For seven years, Johnston negotiated with the archivists to give him the negatives for scanning, but they were reluctant to let the valuable piece of history out of their hands. Instead, an alternative was offered up: they would do the scanning and provide the digital files to Johnston, in exchange for permanently donating the collection to the Archives.
Jeana Rogers has the same problem a lot of us do: no time. Her search for a solution got creative last week, when she posted an ad on Kijiji looking for a “live in dog sitter/house-husband.”"I guess I am kind of whimsical, and maybe a little impulsive," said Rogers, who squeezed in an interview while out walking her dog. "I'm just so frustrated with everything, and I want some help, and I am just putting this out there because it will be funny."
Last week, while everyone else was worried about an impending “cyclone bomb” winter storm hitting Moncton, Courtney and Billy Smith had bigger things to think about: impending brain surgery. In December, the Times & Transcript told the story of Courtney Chapman, now Smith, who put out a call on Facebook asking how to get married quickly. The reason? Billy, her partner of nine years, with whom she has three children, including six-month old twins, was scheduled to have brain surgery on Jan. 5.
Muck Rack makes it simple to find people, tweets, or articles that mention any name, keyword, company, hashtag etc. We've compiled this guide to help you make the most of your search.
Selecting a term
Start searching tweets, articles from media outlets, articles mentioned in tweets, journalists'
names, titles and bios with some suggested searches:
Companies or Topics (e.g. iPhone, Microsoft)
Phrases (e.g. "cloud computing") — use quotes to keep the terms together
Twitter handles (e.g. @username) — returns those who have mentioned or replied to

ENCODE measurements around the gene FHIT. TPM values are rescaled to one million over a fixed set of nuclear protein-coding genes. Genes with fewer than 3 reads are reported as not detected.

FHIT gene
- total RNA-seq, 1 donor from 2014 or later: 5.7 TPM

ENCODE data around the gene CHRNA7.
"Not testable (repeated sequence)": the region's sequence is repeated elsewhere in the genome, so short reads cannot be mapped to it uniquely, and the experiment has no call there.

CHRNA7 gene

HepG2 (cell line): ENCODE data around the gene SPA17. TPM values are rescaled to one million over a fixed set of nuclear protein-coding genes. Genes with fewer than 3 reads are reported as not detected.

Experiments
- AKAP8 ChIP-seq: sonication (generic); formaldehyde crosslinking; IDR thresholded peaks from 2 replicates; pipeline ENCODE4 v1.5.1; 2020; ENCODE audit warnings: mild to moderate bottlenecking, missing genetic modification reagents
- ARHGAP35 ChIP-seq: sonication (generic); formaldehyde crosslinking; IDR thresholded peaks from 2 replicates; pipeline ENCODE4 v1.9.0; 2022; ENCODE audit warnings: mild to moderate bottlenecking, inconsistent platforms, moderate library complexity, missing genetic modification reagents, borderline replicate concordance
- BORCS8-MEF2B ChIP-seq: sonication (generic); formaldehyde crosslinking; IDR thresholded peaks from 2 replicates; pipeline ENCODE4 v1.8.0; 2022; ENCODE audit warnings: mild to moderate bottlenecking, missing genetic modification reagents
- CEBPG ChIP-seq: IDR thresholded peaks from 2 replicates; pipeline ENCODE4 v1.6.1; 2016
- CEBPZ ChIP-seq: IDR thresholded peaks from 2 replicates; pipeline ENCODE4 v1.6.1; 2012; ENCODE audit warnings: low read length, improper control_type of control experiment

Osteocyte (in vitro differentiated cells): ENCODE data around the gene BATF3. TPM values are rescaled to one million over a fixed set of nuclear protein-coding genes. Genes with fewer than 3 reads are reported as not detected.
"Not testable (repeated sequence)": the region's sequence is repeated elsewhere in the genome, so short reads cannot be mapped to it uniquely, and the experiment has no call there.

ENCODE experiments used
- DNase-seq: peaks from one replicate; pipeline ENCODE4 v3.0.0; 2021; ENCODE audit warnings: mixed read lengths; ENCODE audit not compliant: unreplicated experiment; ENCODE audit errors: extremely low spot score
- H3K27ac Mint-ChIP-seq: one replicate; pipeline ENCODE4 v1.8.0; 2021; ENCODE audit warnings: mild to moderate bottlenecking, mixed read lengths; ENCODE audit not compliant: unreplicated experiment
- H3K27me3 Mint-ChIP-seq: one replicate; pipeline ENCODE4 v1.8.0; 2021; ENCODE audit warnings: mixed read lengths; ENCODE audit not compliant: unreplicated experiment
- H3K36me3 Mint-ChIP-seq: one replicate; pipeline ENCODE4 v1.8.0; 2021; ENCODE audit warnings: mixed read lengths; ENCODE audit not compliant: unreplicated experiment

Names (e.g. "David Pogue")
Hashtags (e.g. #sxsw, #london2012)
Bio details (e.g. vegan, Olympics, father)
Muck Rack's Advanced Search allows for many boolean operators.
Find results that mention multiple specified terms, use AND or
+. For example, ensure each result contains both Elon Musk and Mark Zuckerberg by
searching Musk AND Zuckerberg or Musk + Zuckerberg.
Use the operators OR or , to broaden your search when you'd like either of
multiple terms to appear in results. (This is the default behavior of our search when no operators
are used). For example, results will contain either cake or cookie by searching cake OR cookie or cake,cookie
Use NOT or - to subtract results from your search. For
example, searching Disney will yield results about the Walt Disney Company as well as Walt Disney
World Resort. To exclude mentions of Disney World, search for Disney -World or Disney
When using one of these operators with a phrase, enclose it in quotation marks. For example, you can
find results about smartphones excluding Apple's iPhone 4S by searching smartphone -"iPhone
Exact case matching or punctuation
If you're searching for a brand name or keyword that relies on specific punctuation marks or capitalization, you can
find results that match your exact query by adding matchcase: before the keyword you're searching for, like matchcase:E*TRADE .
Use parentheses to separate multiple
boolean phrases. For example, to find journalists talking about having fun in Disney World or
Disneyland, search for ("disney world" OR disneyland) AND fun.
An asterisk can be used to search for any variation of a root word truncated by the asterisk. For example, searching for admin* will return results for administrator, administration, administer, administered, etc.
A near operator is an AND operator where you can control the distance between the words. You can vary the distance the near operation uses by adding a forward slash and number (between 0-99) such as strawberries NEAR/10 "whipped cream", which means the strawberries must exist within 10 words of "whipped cream".